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Hidden levels of phylodiversity in Antarctic green algae: further evidence for the existence of glacial refugia
De Wever, A.; Leliaert, F.; Verleyen, E.; Vanormelingen, P.; Van der Gucht, K.; Hodgson, D.A.; Sabbe, K.; Vyverman, W. (2009). Hidden levels of phylodiversity in Antarctic green algae: further evidence for the existence of glacial refugia. Proc. - Royal Soc., Biol. Sci. 276(1673): 3591-3599. dx.doi.org/10.1098/rspb.2009.0994
In: Proceedings of the Royal Society of London. Series B. The Royal Society: London. ISSN 0962-8452, more

Available in Authors 
    VLIZ: Open Repository 215654 [ OMA ]

Keywords
    Chlorophyta [WoRMS]; Marine
Author keywords
    Antarctica; biogeography; endemism; glacial refugia; green algae; molecular phylogeny

Authors  Top 
  • De Wever, A., more
  • Leliaert, F., more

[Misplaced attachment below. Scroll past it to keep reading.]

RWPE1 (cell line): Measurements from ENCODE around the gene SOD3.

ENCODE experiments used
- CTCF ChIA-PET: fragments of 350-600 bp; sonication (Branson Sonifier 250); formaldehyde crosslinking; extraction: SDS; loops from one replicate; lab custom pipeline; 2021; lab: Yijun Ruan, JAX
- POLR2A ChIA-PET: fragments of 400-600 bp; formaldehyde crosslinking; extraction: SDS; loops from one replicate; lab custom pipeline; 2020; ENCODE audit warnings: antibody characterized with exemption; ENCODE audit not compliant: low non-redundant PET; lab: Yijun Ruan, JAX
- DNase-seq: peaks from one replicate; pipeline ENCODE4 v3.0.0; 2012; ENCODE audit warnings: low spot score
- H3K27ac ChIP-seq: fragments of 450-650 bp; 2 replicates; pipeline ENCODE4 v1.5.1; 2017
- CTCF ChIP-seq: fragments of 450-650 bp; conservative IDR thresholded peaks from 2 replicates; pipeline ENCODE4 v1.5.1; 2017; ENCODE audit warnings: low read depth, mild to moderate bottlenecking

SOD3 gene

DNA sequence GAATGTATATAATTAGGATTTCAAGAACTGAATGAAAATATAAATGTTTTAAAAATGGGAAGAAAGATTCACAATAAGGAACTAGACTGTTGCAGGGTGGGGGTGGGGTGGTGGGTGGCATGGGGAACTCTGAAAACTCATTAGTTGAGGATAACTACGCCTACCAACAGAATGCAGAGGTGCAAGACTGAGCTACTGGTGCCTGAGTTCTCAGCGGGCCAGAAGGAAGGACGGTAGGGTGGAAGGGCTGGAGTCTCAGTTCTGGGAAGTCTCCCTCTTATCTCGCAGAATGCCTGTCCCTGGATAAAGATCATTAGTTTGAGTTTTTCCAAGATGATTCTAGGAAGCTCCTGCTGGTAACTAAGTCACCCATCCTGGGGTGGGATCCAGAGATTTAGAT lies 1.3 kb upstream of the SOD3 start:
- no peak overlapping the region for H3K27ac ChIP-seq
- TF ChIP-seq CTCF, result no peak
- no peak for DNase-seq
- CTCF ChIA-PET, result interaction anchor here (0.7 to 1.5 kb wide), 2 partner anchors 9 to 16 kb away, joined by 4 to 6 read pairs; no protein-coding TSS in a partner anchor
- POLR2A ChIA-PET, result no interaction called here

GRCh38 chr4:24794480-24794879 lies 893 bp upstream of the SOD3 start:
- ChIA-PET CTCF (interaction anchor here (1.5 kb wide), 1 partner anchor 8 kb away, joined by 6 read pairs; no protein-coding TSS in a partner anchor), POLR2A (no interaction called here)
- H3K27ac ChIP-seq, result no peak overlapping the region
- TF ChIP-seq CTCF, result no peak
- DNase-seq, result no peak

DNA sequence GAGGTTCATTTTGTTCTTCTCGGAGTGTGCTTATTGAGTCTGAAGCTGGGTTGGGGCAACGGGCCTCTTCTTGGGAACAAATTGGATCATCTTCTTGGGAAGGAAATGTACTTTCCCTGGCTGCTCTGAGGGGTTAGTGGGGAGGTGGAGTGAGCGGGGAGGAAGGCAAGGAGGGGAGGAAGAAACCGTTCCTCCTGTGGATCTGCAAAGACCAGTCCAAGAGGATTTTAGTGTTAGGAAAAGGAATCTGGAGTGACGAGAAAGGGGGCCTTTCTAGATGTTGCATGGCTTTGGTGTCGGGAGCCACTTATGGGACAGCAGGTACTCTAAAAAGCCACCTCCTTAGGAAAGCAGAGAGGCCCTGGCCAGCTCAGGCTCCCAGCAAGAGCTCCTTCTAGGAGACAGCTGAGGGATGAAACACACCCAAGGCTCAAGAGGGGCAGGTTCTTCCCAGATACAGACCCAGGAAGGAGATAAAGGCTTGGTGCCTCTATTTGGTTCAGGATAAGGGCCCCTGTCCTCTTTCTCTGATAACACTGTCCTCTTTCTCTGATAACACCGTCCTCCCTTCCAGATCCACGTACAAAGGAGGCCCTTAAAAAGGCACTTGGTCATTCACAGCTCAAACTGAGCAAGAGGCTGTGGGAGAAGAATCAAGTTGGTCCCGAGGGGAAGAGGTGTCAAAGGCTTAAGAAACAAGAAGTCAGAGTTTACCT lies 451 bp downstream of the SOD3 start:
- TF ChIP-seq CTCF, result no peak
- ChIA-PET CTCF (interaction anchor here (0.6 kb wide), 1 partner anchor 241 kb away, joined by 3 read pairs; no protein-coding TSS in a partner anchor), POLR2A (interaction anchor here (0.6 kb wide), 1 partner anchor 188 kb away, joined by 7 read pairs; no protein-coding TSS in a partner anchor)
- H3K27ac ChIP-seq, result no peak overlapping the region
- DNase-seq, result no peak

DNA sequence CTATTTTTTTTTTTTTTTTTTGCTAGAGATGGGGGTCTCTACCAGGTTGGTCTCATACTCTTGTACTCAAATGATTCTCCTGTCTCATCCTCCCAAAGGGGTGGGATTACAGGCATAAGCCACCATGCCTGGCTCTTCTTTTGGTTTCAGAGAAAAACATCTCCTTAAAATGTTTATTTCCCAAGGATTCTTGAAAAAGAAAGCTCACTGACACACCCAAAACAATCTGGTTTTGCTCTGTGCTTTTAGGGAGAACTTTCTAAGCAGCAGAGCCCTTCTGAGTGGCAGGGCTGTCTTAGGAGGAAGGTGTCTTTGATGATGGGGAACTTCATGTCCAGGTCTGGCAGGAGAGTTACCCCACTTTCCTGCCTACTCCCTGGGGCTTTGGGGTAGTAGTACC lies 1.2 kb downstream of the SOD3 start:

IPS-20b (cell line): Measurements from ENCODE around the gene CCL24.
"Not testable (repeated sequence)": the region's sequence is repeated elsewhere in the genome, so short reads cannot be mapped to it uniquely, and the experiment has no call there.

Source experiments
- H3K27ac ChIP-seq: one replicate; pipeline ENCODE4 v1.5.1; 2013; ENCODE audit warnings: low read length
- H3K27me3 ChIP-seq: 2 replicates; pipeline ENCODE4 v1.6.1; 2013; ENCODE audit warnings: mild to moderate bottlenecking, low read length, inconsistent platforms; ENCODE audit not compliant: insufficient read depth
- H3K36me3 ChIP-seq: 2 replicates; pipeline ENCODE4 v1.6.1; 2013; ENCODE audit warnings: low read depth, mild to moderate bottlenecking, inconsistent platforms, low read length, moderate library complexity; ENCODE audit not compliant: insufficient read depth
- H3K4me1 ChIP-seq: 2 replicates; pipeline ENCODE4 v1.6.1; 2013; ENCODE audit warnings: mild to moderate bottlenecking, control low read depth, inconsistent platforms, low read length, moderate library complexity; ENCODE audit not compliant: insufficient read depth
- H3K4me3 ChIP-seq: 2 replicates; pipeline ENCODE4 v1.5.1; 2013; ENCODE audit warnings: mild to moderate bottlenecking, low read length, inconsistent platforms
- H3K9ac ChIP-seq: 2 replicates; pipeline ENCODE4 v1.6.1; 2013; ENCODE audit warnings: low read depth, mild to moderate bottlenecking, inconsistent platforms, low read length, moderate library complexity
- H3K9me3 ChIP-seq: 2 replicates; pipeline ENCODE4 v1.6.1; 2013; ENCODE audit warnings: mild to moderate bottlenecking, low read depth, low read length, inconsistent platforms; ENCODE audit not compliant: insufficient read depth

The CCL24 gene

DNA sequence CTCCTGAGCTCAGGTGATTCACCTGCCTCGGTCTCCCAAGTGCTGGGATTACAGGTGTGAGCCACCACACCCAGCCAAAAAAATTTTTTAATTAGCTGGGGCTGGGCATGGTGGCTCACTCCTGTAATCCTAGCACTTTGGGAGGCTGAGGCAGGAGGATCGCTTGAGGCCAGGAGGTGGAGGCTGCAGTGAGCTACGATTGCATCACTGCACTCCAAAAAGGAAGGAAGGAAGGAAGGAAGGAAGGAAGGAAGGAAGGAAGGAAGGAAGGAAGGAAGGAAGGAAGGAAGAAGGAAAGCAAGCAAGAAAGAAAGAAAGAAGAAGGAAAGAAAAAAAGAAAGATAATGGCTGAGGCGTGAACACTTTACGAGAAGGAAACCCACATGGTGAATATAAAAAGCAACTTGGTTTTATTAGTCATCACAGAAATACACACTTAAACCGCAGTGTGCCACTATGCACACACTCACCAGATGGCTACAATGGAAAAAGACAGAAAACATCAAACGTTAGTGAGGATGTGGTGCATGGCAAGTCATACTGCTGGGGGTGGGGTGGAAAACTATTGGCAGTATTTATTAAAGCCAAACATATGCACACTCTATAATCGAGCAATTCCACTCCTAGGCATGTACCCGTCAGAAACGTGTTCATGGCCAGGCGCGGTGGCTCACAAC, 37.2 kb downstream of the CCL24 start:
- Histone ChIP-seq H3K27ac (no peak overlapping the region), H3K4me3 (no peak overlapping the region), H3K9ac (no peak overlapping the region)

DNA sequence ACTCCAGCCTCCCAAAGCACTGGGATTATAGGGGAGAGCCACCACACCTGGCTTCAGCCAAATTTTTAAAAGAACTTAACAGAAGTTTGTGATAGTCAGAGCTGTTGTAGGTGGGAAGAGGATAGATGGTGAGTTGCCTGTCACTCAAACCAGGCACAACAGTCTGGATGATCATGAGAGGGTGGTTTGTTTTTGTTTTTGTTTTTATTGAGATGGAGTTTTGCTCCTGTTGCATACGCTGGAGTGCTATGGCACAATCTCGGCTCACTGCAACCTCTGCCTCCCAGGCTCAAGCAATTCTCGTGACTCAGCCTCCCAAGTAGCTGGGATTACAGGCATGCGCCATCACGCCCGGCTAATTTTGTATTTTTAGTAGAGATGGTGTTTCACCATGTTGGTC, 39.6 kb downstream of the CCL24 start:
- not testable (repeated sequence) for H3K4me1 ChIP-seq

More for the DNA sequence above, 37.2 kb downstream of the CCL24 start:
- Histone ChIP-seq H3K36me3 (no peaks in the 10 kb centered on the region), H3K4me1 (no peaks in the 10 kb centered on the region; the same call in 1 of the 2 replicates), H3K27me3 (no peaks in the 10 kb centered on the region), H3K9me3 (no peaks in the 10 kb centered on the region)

• Verleyen, E., more
  • Vanormelingen, P., more
  • Van der Gucht, K., more
  • Hodgson, D.A., more
  • Sabbe, K., more
  • Vyverman, W., more

Abstract
    Recent data revealed that metazoans such as mites and springtails have persisted in Antarctica throughout several glacial–interglacial cycles, which contradicts the existing paradigm that terrestrial life was wiped out by successive glacial events and that the current inhabitants are recent colonizers. We used molecular phylogenetic techniques to study Antarctic microchlorophyte strains isolated from lacustrine habitats from maritime and continental Antarctica. The 14 distinct chlorophycean and trebouxiophycean lineages observed point to a wide phylogenetic diversity of apparently endemic Antarctic lineages at different taxonomic levels. This supports the hypothesis that long-term survival took place in glacial refugia, resulting in a specific Antarctic flora. The majority of the lineages have estimated ages between 17 and 84 Ma and probably diverged from their closest relatives around the time of the opening of Drake Passage (30–45 Ma), while some lineages with longer branch lengths have estimated ages that precede the break-up of Gondwana. The variation in branch length and estimated age points to several independent but rare colonization events.

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